Taking Resident Game

Methods of taking Quadrupeds and Resident Game Birds

Taking quadrupeds and resident game birds from aircraft or participating in the taking of deer with the aid of aircraft or from automobiles or other moving land vehicles is prohibited.

No person shall take or kill any game bird or wild quadruped with a firearm fitted with any device to deaden or silence the sound of the discharge thereof; or fitted with an infrared sight, electrically operated sight or device specifically designed to enhance vision at night {R.S. 56:116.1B(3)}.

It is illegal to intentionally feed, deposit, place, distribute, expose, scatter, or cause to be fed, deposited, placed, distributed, exposed, or scattered, raw sweet potatoes to wild game quadrupeds.

Use of a longbow (including compound bow and crossbow) and arrow or a shotgun not larger than a 10 gauge fired from the shoulder without a rest shall be legal for taking all resident game birds and quadrupeds. Also, the use of a handgun, rifle and falconry (special permit required) shall be legal for taking all game species except turkey. It shall be illegal to hunt or take squirrel or rabbits at any time with a breech-loaded rifle or handgun larger than a .22 caliber rimfire or a primitive firearm larger than a .36 caliber.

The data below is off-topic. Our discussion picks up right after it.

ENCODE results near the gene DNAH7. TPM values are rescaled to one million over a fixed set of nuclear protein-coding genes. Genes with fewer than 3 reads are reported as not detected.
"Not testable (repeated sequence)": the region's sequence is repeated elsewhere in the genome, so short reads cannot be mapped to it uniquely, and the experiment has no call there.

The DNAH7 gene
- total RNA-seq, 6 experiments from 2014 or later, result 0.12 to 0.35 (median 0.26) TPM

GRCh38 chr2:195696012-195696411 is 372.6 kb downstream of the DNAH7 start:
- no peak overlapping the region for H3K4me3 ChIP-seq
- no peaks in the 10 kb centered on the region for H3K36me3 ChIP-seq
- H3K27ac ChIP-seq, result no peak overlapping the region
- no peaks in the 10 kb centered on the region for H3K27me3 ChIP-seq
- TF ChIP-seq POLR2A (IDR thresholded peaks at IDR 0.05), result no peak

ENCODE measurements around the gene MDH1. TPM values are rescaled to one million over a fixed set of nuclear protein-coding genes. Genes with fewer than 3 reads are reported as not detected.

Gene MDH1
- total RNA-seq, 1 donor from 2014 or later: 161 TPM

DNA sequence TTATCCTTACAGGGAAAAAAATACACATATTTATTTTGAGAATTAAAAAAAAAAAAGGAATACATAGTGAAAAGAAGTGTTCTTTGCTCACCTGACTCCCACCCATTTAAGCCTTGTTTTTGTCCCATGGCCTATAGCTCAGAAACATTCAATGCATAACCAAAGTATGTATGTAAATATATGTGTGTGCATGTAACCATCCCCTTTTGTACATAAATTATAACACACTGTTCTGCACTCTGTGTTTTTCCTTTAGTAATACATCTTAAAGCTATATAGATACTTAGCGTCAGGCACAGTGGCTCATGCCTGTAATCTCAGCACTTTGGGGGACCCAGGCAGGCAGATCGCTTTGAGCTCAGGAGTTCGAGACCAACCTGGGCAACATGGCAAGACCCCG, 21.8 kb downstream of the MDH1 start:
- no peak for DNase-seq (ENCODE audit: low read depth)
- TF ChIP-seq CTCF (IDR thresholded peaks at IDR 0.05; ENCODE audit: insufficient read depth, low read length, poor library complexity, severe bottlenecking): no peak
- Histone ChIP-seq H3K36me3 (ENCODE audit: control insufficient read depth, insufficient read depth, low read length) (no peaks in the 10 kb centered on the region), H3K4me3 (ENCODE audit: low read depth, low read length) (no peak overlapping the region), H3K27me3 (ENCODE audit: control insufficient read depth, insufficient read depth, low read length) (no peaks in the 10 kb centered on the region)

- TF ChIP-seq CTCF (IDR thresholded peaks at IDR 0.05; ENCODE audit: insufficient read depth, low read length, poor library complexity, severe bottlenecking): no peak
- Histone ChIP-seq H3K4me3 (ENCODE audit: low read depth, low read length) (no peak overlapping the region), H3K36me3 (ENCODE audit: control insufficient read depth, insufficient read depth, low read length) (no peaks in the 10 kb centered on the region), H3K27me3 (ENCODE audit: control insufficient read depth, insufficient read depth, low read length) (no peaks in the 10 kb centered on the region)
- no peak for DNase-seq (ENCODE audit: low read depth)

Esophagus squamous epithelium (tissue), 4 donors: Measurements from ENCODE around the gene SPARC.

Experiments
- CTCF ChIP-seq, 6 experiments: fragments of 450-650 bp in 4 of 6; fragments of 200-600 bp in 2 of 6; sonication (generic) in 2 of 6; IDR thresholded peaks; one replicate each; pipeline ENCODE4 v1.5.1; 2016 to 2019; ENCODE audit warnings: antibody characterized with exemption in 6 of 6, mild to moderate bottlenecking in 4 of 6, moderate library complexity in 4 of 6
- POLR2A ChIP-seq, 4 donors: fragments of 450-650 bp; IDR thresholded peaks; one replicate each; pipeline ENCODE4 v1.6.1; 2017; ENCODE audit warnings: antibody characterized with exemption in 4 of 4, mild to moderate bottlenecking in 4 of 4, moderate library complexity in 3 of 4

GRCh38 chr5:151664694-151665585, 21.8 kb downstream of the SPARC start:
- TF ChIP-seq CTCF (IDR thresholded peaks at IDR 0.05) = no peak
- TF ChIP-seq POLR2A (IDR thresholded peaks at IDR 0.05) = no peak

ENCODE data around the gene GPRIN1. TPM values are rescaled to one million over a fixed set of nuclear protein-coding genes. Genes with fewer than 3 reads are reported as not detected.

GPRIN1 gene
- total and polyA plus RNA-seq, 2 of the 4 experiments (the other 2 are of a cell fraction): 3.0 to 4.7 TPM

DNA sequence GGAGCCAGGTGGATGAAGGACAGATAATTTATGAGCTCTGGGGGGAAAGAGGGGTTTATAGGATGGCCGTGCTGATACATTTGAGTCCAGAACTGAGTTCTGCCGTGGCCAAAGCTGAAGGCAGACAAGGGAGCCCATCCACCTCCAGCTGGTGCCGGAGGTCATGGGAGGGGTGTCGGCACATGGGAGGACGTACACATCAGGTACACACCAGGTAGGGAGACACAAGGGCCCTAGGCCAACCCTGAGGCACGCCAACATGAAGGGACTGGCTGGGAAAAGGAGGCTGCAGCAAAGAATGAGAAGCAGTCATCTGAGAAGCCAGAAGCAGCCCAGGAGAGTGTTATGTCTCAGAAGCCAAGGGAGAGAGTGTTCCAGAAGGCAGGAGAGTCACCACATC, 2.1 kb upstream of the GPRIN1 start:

During closed deer gun season, it shall be illegal to possess shotgun shells loaded with slugs or shot larger than BB lead or F steel shot while small game hunting.

Still hunting is defined as stalking or stationary stand hunting without the use of dog(s). Pursuing, driving or hunting deer with dogs is prohibited when or where a still hunting season or area is designated and will be strictly enforced.

Shotguns larger than a 10 gauge or capable of holding more than three shells shall be prohibited. Plugs used in shotguns must be incapable of being removed without disassembly.

Refer to game schedules contained within these regulations for specific restrictions on the use of firearms and other devices.

Nuisance Animals

Landowners or their designees may remove beaver and nutria causing damage to their property without a special permit. Water set traps and firearms may be used to remove beaver; nutria may be removed by any means EXCEPT that nutria cannot be taken by the use of headlight and gun between the hours of sunset and sunrise. With a special permit issued by LDWF, beavers may be taken between one-half hour after official sunset to one-half hour before official sunrise for a period of three consecutive calendar evenings from the effective date of the permit. For specific details contact a regional office near you. Any nuisance beaver or nutria trapped or shot outside open trapping season cannot be pelted or sold. A trapping license is required to sell or pelt nuisance beavers or nutria taken during open trapping season. Squirrel found destroying commercial crops of pecans may be taken year-round by permit issued by LDWF. This permit shall be valid for 30 days from the date of issuance. Contact the local regional office  or details.